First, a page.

Harvesting peas after the beginning of February can be a
By the second month of the year, many soils have become too
dry for the plants to grow and the pods to fill.
Mildew tends to be common in dry seasons and can be difficult
to control as it spreads rapidly through closely growing pea
Wet autumns are more favourable for peas, but even then there
is some danger from fungous diseases.
Peas like their roots to be cool and kept moist, so it is
almost impossible to produce a good crop of late peas on dry,
shallow soils, unless the area is well-cultivated and plenty
of humus is added.
After watering in dry weather, mulching with lawn clippings
or compost will give peas a boost.
All brassicas, including cabbages, cauliflowers and turnips,
are a favourite food of white butterfly caterpillars and
clouds of white butterflies can sometimes be seen over
paddocks of swedes. In the garden, white butterflies are seen
from now until late autumn.
They can be kept under control by treating plants with derris
Do not use plants within a week of dusting and wash
thoroughly before eating.
Grey aphids spend the winter in small numbers on
over-wintering plants, such as cabbages and Brussels sprouts,
then multiply rapidly as the weather warms.
The bluish-grey colonies live on both sides of leaves, which
can curl and twist as the pests' sucking activities damage
A simple spray of dish-wash liquid mixed with water (15ml
dish-wash to 1 litre of water) will help keep plants clean
and healthy, and is much cheaper than commercial
Small plants that have been badly attacked by aphids rarely
recover and are best pulled out. Potatoes planted in August
will be maturing and ready to eat for Christmas dinner.
Dig them just before using, two days ahead at most, because
the immature tubers do not store well.
When left in the soil, they will continue growing and even a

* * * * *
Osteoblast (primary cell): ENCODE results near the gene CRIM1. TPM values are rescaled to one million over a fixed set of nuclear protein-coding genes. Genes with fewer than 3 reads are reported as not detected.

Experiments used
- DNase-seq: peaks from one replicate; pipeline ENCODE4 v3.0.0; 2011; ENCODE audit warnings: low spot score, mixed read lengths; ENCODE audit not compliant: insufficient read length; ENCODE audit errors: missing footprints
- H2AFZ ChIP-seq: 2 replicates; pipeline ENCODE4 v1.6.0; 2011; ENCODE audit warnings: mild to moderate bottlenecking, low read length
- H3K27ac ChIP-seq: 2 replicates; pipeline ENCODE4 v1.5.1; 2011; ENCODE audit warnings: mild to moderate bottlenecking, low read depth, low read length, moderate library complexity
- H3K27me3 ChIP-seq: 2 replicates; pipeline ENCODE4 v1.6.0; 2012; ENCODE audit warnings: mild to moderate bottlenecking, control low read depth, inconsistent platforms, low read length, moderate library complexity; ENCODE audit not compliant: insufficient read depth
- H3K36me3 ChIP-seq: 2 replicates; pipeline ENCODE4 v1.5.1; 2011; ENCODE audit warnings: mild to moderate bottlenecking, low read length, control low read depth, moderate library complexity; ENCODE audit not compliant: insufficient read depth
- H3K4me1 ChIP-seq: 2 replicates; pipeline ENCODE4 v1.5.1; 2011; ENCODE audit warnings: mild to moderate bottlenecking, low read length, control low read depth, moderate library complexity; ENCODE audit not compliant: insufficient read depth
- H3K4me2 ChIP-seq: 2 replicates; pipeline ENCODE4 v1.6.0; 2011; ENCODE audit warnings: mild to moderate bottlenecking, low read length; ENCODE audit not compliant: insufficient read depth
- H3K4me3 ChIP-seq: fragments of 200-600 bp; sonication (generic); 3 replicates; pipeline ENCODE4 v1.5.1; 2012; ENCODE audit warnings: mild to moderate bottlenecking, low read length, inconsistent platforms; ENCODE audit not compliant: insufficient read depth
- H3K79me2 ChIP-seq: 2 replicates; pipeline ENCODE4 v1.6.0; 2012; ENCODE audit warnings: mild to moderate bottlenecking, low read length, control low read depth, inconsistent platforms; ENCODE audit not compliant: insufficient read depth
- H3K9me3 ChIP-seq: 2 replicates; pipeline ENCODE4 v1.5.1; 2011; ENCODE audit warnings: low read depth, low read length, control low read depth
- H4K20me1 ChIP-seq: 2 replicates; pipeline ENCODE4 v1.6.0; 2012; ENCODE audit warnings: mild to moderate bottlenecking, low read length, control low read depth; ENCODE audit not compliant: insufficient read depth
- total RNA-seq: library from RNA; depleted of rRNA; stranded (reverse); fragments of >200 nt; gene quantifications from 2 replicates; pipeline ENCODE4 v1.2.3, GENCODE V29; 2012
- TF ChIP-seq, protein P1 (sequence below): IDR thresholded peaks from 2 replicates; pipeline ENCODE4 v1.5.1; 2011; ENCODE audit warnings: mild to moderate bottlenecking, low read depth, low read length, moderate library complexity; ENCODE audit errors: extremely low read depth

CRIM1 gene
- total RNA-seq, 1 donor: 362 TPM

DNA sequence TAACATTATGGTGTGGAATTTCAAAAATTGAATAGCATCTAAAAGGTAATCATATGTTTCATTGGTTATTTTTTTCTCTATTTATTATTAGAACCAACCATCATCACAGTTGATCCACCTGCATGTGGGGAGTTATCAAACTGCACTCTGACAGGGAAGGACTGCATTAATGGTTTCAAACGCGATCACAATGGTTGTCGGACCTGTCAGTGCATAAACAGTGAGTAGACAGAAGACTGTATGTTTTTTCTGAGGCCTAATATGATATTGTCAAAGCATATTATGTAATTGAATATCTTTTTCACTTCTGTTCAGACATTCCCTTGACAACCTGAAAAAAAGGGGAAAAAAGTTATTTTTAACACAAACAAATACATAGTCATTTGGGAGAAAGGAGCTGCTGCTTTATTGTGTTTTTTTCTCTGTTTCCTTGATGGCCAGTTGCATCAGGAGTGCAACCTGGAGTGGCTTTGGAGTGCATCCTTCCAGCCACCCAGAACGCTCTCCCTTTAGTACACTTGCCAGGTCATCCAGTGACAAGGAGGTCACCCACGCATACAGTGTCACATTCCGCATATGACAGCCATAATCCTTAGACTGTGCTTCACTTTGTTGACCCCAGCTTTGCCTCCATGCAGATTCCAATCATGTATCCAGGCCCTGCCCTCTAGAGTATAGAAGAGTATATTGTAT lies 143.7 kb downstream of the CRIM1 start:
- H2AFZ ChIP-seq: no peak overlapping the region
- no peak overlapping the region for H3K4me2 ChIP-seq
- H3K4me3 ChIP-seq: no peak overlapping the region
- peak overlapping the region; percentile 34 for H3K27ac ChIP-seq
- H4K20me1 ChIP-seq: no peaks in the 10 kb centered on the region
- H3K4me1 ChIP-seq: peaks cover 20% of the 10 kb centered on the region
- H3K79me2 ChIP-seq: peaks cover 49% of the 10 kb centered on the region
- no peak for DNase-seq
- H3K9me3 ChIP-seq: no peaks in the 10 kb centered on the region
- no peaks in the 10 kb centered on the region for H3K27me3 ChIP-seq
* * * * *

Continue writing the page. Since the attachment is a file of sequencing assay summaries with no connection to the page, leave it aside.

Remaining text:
few extra weeks in the ground can produce a crop that is
twice as heavy.
Main-crop potato plantings will be ready for a final
A dressing of sulphate of ammonia (50g per metre of row) will
encourage the extra foliage growth necessary to convert
sunlight into food materials.
By the middle of this month, no more asparagus should be cut,
so the plants can build up food reserves in the roots for
next season's crop.
Weed or cultivate carefully among the plants (crowns) to
avoid damaging the fine, feeding roots.
The plants are most active at this time of the year and will
benefit from a mulch of garden compost, mixed with blood and
bone manure (200g to a 10-litre bucket of compost). This
mulch also helps keeps weeds down.
They rarely get it, but flowering annuals deserve the same
care given to vegetable crops.
The roots of many annuals are short-lived and rather feeble,
and if there is too much competition for the available food,
Young plants that have a single stem with one flower bud
should have that bud nipped out to encourage bushier growth.
When it comes to watering, big is best. Watering in small
doses brings roots close to the surface, so when the garden
is dry, soak it thoroughly.
This means fewer sessions with the hose and lower water use
overall, particularly important if council water restrictions
are in force.
Roses picked for indoors should be cut just above a
five-fingered leaf. This form of summer pruning helps ensure
a good display in autumn from repeat-blooming varieties.
Do not pick flowers when they are wet.
Cutting off withered blooms regularly will give a longer
This is especially true for sweet peas. Rock garden spring
displays will be over, so faded flower heads and seed pods
should be removed.
If these are left to mature, the plants will lose some
vigour. Spreading plants can be trimmed back a little to
encourage strong basal growth and prevent dry centres
Alpine plants that have finished flowering can be trimmed
Look out for slugs and snails hiding under the cover of
Primroses and polyanthus can be divided in early summer.
If very large clumps are allowed to form, fewer flowers will
These plants need ample supplies of manure or compost, so mix
a generous amount into the soil before replanting. Water
generously until the plants are established.
Gazanias are reliable plants for hot, sunny banks and
corners. Although perennial, they are only half-hardy, with
limited tolerance of frost, so cannot be wintered over in
most of the region.
Lawns can have a twice-yearly dressing of a commercial mix
containing superphosphate and sulphate of ammonia.
Scatter 30g of the mixture for each square metre of lawn and
water well. An easy way to distribute the fertiliser is to
mix it with its own volume of dry soil or sand.
Cover the area as evenly as possible. Any overdressed areas
will show burned patches, but they will soon recover.
Loganberries, cultivated blackberries and related plants
tayberries, youngberries, boysenberries and marionberries can
have their fruiting branches removed entirely once the crop
has been harvested.
Some thinning of new growth might also be needed in vigorous
plants, and tie up canes that are to bear next season's fruit
so the wood is exposed to the sun to ripen it.